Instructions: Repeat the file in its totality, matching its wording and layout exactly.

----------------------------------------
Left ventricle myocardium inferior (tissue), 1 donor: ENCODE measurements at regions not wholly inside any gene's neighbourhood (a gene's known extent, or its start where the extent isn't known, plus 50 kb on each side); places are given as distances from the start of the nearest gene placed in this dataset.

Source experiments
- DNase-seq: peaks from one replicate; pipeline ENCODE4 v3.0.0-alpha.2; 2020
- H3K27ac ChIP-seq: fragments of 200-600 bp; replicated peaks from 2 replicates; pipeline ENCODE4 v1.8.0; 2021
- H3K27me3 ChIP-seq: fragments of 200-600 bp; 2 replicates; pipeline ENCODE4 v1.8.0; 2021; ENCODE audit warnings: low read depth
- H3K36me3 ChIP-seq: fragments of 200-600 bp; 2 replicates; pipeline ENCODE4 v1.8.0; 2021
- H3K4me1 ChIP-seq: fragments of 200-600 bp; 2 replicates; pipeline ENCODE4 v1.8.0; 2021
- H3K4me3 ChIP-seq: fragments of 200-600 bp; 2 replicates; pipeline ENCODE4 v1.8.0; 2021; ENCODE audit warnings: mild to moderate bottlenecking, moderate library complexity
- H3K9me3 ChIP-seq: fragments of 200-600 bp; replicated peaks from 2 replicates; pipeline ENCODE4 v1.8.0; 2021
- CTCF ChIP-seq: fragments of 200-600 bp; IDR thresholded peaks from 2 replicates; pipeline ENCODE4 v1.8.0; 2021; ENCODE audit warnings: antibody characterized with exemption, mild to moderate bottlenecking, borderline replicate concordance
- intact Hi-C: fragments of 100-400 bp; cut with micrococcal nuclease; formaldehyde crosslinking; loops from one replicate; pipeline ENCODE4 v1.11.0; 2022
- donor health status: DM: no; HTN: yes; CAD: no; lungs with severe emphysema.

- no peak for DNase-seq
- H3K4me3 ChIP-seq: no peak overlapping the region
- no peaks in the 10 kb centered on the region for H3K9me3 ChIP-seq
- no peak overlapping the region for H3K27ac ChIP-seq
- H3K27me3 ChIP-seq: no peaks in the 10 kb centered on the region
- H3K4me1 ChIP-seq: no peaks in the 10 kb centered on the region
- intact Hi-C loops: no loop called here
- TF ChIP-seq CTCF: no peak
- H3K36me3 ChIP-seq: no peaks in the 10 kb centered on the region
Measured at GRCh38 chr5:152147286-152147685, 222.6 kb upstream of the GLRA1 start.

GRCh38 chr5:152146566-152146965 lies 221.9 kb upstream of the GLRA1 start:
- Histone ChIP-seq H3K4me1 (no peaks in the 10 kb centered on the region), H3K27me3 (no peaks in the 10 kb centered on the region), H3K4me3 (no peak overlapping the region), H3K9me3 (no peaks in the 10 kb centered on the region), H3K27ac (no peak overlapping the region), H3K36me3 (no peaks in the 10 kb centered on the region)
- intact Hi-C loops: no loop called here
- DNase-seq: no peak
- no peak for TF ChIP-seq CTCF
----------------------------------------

Left ventricle myocardium inferior (tissue), 1 donor: ENCODE measurements at regions not wholly inside any gene's neighbourhood (a gene's known extent, or its start where the extent isn't known, plus 50 kb on each side); places are given as distances from the start of the nearest gene placed in this dataset.

Source experiments
- DNase-seq: peaks from one replicate; pipeline ENCODE4 v3.0.0-alpha.2; 2020
- H3K27ac ChIP-seq: fragments of 200-600 bp; replicated peaks from 2 replicates; pipeline ENCODE4 v1.8.0; 2021
- H3K27me3 ChIP-seq: fragments of 200-600 bp; 2 replicates; pipeline ENCODE4 v1.8.0; 2021; ENCODE audit warnings: low read depth
- H3K36me3 ChIP-seq: fragments of 200-600 bp; 2 replicates; pipeline ENCODE4 v1.8.0; 2021
- H3K4me1 ChIP-seq: fragments of 200-600 bp; 2 replicates; pipeline ENCODE4 v1.8.0; 2021
- H3K4me3 ChIP-seq: fragments of 200-600 bp; 2 replicates; pipeline ENCODE4 v1.8.0; 2021; ENCODE audit warnings: mild to moderate bottlenecking, moderate library complexity
- H3K9me3 ChIP-seq: fragments of 200-600 bp; replicated peaks from 2 replicates; pipeline ENCODE4 v1.8.0; 2021
- CTCF ChIP-seq: fragments of 200-600 bp; IDR thresholded peaks from 2 replicates; pipeline ENCODE4 v1.8.0; 2021; ENCODE audit warnings: antibody characterized with exemption, mild to moderate bottlenecking, borderline replicate concordance
- intact Hi-C: fragments of 100-400 bp; cut with micrococcal nuclease; formaldehyde crosslinking; loops from one replicate; pipeline ENCODE4 v1.11.0; 2022
- donor health status: DM: no; HTN: yes; CAD: no; lungs with severe emphysema.

- no peak for DNase-seq
- H3K4me3 ChIP-seq: no peak overlapping the region
- no peaks in the 10 kb centered on the region for H3K9me3 ChIP-seq
- no peak overlapping the region for H3K27ac ChIP-seq
- H3K27me3 ChIP-seq: no peaks in the 10 kb centered on the region
- H3K4me1 ChIP-seq: no peaks in the 10 kb centered on the region
- intact Hi-C loops: no loop called here
- TF ChIP-seq CTCF: no peak
- H3K36me3 ChIP-seq: no peaks in the 10 kb centered on the region
Measured at GRCh38 chr5:152147286-152147685, 222.6 kb upstream of the GLRA1 start.

GRCh38 chr5:152146566-152146965 lies 221.9 kb upstream of the GLRA1 start:
- Histone ChIP-seq H3K4me1 (no peaks in the 10 kb centered on the region), H3K27me3 (no peaks in the 10 kb centered on the region), H3K4me3 (no peak overlapping the region), H3K9me3 (no peaks in the 10 kb centered on the region), H3K27ac (no peak overlapping the region), H3K36me3 (no peaks in the 10 kb centered on the region)
- intact Hi-C loops: no loop called here
- DNase-seq: no peak
- no peak for TF ChIP-seq CTCF